Well-balanced sound will strike up the band
By SEAN BARRON
VINDICATOR STAFF WRITER
The flute may be small, but it's big when it comes to local high school students.
The light, easy-to-assemble instrument remains one of the more popular instruments to school children these days.
Several Mahoning Valley music experts talked about favorite instruments among teen-agers.
Flutes, along with clarinets, are hot rental items at Daybreak Music in Cortland, said Dave Lemasters, a guitar technician.
"Flutes are easier to carry; younger kids don't have to stretch their fingers as far," he said.
Woodwinds also are popular among girls who visit Etude Music in New Middletown, said Richard Tisone, owner and president.
"Flutes are compact, have a pretty sound and are easier to handle," he said.
Tisone said boys tend to favor the alto saxophone, in part because it's smaller and cheaper than a tenor saxophone. Former President Bill Clinton was also a deciding factor for many students.
"Kids saw him on TV and that had an influence," Tisone said.
Many girls in Niles McKinley High School's band play the clarinet or flute, Director Carla Dean said.
"The problem with [a disproportionate number of] flutes and clarinets is that you don't hear much on the marching field," Dean explained. "You need a balance."
Getting a mix: Dean "works from the bottom up," encouraging lower brass and reeds. Woodwinds should make up the smallest number of instruments, she added.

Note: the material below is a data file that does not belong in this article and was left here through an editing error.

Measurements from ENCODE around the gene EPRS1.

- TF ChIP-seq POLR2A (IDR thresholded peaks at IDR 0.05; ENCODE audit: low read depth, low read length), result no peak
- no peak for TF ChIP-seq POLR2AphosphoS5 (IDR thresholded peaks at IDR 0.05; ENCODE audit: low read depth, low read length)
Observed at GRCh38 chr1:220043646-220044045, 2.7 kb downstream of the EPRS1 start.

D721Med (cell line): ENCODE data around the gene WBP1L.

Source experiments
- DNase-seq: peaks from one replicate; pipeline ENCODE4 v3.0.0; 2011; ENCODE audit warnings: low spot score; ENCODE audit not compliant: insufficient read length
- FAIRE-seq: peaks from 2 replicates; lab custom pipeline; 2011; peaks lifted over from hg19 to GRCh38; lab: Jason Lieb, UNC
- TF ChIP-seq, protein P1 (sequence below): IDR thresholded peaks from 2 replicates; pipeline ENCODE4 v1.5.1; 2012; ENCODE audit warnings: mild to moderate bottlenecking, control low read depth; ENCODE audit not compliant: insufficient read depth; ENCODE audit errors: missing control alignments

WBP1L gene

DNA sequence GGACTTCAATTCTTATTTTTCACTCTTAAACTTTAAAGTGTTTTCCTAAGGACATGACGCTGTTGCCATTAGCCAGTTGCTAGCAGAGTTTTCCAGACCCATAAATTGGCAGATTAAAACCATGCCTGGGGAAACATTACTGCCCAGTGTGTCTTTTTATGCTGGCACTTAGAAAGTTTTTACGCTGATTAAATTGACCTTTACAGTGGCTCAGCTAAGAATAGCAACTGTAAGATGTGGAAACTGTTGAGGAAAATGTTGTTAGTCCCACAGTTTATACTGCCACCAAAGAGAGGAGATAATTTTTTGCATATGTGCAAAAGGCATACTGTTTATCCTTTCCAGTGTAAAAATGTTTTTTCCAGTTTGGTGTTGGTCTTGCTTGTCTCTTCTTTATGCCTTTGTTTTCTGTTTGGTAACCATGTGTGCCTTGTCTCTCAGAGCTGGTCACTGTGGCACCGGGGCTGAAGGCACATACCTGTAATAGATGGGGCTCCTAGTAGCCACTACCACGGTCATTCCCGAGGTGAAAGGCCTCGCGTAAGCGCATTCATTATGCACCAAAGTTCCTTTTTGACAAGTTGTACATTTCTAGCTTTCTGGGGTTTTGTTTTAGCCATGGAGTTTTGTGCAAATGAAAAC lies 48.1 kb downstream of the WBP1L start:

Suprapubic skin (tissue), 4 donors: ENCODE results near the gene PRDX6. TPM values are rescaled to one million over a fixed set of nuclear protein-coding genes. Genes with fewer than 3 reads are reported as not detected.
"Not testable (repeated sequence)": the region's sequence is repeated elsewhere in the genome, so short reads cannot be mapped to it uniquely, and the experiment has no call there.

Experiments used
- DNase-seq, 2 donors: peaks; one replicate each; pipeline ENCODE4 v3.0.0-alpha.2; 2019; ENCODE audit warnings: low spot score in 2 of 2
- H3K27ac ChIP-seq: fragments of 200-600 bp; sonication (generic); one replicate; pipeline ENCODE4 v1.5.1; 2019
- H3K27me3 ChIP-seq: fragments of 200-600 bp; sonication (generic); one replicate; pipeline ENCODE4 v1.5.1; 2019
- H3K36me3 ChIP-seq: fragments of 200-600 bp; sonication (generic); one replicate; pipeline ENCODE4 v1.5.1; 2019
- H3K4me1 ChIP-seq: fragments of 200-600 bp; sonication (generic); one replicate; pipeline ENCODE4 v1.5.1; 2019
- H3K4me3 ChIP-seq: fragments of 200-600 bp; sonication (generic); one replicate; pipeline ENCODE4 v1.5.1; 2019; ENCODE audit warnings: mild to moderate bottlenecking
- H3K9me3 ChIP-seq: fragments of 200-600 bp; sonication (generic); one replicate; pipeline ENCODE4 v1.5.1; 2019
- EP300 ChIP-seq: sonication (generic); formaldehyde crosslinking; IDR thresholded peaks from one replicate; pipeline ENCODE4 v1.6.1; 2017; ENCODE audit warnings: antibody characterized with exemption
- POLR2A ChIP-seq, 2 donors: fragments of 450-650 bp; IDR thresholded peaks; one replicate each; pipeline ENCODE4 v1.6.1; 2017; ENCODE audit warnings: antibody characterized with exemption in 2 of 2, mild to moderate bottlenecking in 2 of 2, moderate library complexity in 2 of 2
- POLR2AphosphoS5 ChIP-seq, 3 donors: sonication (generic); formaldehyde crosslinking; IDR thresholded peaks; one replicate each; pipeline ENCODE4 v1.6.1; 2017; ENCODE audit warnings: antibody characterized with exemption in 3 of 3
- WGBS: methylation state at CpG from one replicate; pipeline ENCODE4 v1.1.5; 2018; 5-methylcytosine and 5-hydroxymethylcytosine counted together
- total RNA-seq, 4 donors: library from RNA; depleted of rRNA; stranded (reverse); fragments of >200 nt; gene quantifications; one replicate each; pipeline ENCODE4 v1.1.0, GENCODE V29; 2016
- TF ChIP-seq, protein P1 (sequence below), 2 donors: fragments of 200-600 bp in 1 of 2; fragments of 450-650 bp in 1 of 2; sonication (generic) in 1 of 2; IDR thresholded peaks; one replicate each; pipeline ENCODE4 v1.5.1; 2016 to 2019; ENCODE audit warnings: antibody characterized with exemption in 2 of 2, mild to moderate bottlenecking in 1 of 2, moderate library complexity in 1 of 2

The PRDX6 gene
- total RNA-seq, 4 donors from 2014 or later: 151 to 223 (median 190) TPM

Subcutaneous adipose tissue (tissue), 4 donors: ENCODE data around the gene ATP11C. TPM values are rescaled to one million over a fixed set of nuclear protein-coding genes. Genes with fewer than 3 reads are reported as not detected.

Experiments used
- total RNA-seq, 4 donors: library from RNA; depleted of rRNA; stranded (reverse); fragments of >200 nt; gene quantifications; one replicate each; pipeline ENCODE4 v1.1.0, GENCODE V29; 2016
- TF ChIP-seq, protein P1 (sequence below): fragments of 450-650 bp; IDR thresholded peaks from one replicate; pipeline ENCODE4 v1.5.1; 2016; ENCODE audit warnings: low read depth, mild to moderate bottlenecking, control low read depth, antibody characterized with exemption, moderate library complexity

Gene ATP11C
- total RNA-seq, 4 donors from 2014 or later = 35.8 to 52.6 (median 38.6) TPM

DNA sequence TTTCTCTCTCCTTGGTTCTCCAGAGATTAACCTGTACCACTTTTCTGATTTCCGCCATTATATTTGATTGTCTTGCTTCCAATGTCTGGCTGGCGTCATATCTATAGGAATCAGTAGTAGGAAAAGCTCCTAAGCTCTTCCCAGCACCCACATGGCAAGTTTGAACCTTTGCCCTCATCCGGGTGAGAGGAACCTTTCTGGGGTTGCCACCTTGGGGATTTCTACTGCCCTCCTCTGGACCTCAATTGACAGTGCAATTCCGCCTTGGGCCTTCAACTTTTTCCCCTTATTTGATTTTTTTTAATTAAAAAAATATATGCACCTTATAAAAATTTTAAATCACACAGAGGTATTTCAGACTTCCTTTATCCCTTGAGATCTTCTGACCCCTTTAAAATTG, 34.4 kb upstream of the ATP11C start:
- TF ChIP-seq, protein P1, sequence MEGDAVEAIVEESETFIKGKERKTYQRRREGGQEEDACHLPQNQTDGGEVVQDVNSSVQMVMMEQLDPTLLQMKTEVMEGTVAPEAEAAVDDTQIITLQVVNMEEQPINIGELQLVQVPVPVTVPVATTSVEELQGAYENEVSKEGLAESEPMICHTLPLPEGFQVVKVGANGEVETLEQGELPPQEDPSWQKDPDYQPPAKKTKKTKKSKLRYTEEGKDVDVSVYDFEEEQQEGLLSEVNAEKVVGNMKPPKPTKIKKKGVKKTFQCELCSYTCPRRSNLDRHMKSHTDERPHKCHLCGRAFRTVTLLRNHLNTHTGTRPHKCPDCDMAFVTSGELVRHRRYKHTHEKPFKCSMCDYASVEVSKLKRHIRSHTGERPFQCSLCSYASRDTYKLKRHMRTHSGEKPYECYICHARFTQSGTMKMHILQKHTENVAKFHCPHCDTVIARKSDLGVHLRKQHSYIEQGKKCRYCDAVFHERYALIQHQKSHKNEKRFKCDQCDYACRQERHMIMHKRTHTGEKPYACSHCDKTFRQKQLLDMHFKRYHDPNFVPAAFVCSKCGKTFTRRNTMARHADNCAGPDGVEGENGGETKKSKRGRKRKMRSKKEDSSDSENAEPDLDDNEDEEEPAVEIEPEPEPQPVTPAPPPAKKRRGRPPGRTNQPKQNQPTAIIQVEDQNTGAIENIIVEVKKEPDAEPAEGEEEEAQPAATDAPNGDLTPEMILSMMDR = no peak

Many younger students are receptive to playing something else. But maintaining a balance between higher- and lower-pitched sounds is always challenging.
"It never will be perfect," Dean said.
Many of the 65 band members at The Rayen School love the alto saxophone, according to director Ed Arrington. It's often featured in jazz clubs, and high school kids are exposed to widely heard musicians like Kenny G.
"It's the idea that so many professional players make it sound easy," Arrington said, adding kids often hear the finished product without realizing the work that went into it.
Thumping bass: Many band members also like the booming bass featured in much of today's music, Arrington said.
At Chirchiglia's House of Music, though, electric guitars draw the most interest -- and highest sales -- according to its owner, Rocky Chirchiglia. Amplifiers and bass guitars also do well, he added.
"The Beatles, the Rolling Stones and the Dave Clark 5 brought electric guitars to light," Chirchiglia said. "These guitars are a top-seller in the country."
Every instrument, however, is equally important to the sound of a good band, Dean said.
"We appreciate all the kids, no matter what they play," she said. "We always let them do what's in their heart."